Texas Judge Sought to ‘Hide’ Abortion Pill Hearing Information

On March 14 2023, a popular post to Reddit’s r/politics claimed that a Texas judge intended to “hide” an “abortion hearing,” linking to a post on the legal blog AboveTheLaw.com:

As first reported by the Washington Post, Judge Kacsmaryk held a conference call with the parties on Friday during which he scheduled a hearing for this coming Wednesday on whether to issue a nationwide injunction on the drug. But in an effort to “minimize disruptions,” he said he was going to keep the hearing off the public docket until Tuesday night.

Fact Check

Claim: A Texas judge tried to suppress information about the location and purpose of a hearing related to the legality of medical abortions (“the abortion pill.”)

Description: Claims have been made that Texas United States District Judge Matthew Kacsmaryk concealed the location and purpose of his planned hearing regarding the legality of medical abortions. Kacsmaryk allegedly sought to suppress information in an attempt to keep away protests and impede journalists from covering the event. However, his attempt to hide the event instead led to heightened public interest.


Rating Explanation: Multiple sources, including court transcripts, Reddit posts, and various news outlets, confirm that Kacsmaryk did attempt to suppress information about the hearing. As such, the claim is considered truthful.

Amarillo is a four-hour drive from any other major metro area, with few direct flights to its airport. So Kacsmaryk’s effectively sealed order would have the effect of keeping most protestors away. It would also mean that reporters, given just a few hours notice, would be unlikely to be able to get there in time to cover it.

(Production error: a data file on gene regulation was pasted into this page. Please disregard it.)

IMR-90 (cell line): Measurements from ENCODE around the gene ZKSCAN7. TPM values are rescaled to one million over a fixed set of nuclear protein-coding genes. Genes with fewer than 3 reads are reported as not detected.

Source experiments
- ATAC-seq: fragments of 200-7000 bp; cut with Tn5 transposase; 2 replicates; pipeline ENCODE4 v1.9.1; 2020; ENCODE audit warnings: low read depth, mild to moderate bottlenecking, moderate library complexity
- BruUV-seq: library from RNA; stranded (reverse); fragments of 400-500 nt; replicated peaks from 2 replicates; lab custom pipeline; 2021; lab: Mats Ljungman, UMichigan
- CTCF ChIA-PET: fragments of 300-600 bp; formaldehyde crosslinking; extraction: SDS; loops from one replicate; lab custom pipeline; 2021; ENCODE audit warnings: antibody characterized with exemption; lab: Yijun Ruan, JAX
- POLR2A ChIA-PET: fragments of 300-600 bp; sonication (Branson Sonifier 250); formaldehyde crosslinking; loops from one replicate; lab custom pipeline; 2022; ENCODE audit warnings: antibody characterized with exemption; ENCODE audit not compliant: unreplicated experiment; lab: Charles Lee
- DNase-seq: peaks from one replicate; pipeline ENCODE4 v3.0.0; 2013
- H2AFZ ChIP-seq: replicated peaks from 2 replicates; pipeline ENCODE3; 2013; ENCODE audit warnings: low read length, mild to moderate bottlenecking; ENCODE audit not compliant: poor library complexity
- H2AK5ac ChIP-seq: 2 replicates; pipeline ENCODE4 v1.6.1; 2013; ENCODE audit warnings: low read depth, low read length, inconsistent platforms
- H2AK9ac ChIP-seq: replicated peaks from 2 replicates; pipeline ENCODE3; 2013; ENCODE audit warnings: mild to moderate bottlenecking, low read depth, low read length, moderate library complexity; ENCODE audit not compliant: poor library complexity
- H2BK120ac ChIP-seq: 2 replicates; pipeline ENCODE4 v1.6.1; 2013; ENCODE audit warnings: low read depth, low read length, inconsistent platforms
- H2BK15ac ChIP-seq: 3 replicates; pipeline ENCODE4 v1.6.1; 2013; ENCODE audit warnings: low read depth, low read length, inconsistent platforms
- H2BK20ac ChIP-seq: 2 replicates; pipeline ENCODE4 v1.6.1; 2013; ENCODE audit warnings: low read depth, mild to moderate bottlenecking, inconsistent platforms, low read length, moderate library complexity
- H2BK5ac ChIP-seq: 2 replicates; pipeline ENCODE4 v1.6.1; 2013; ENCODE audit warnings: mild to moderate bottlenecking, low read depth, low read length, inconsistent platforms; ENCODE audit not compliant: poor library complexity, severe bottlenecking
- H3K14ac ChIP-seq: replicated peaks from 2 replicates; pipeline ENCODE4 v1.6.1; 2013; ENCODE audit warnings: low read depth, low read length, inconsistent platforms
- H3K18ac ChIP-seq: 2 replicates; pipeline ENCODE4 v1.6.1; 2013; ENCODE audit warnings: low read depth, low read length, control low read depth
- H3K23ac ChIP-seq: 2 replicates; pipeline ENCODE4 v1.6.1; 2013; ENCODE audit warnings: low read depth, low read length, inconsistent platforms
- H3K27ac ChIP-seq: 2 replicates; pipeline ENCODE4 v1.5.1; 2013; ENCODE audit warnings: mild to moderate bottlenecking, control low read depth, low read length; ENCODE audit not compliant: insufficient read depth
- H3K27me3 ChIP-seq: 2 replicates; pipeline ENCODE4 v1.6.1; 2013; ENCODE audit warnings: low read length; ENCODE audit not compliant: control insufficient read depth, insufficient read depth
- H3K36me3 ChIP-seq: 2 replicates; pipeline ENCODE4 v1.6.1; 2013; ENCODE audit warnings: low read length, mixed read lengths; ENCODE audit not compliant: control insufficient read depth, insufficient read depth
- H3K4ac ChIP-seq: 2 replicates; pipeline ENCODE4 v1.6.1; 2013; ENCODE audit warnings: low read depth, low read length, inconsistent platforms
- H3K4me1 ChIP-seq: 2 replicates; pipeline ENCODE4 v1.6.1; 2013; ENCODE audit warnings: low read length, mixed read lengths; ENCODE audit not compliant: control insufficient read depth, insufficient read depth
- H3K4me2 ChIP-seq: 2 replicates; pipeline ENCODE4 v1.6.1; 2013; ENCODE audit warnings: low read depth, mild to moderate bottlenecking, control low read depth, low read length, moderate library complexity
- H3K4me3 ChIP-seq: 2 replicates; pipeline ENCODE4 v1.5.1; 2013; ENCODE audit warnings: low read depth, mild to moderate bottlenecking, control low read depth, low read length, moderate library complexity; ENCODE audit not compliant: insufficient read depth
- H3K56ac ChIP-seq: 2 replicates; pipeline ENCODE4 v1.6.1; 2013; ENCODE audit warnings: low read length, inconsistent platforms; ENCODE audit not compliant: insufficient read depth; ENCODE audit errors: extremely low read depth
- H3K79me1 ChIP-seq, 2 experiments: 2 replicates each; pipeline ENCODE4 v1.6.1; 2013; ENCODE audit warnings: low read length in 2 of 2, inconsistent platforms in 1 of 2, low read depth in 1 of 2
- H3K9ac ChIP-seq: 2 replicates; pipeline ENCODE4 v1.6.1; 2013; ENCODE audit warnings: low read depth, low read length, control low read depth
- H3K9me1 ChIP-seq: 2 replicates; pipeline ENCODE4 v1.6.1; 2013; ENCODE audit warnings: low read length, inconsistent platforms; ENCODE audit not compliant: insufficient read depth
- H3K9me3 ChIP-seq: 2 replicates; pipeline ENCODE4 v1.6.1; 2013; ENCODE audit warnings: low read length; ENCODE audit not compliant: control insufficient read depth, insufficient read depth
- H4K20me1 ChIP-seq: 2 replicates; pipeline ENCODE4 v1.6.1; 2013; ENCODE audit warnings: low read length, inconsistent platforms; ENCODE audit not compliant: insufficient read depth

The linked blog post was published on March 13 2023 with the following headline: “Conservative Judge Tries To Hide Abortion Hearing, Learns About ‘Streisand Effect.'” The headline referenced the “Streisand effect,” in which attempts to downplay or hide information instead dramatically increases its visibility:

In 2003, Streisand sued photographer Kenneth Adelman for distributing aerial pictures of her mansion in Malibu. But Adelman was no paparazzo—he operated the California Coastal Records Project, a resource providing more than 12,000 pictures of the California coast for scientists and researchers to use to study coastal erosion. At the time Streisand sued Adelman for $50 million, the picture in question had been accessed a whopping total of six times—twice by Streisand’s lawyers. Nonetheless, her lawsuit stated that the photos explicitly showed people how to gain access to her private residence.

Of course, news outlets around the world reported on Streisand’s outrage, and before long, the photo on Adelman’s website (below) had received well over a million views. The photo was also picked up by the Associated Press and was reprinted countless times.

The March 13 2023 analysis from Above the Law began with a paragraph about “judge shopping,” a concept similar to “venue shopping.” Both involved targeting a court system (“venue”) or specific judge to encourage a result favorable to the engaged party:

A key component of any political strategy is finding a decision setting that offers the best prospects for reaching one’s policy goals, an activity referred to as venue shopping.

Above the Law identified “the Northern District of Texas’s Amarillo section, where the GOP parked conservative activist Matthew Kacsmaryk” as “the premiere destination for judge-shopping.” It described the crux of the hearing in question — a November 2022 lawsuit filed to overturn the Food and Drug Administration (FDA)’s authorization of the use of “abortion pills” like mifepristone — and described Kacsmaryk’s suppression efforts as “inappropriate”: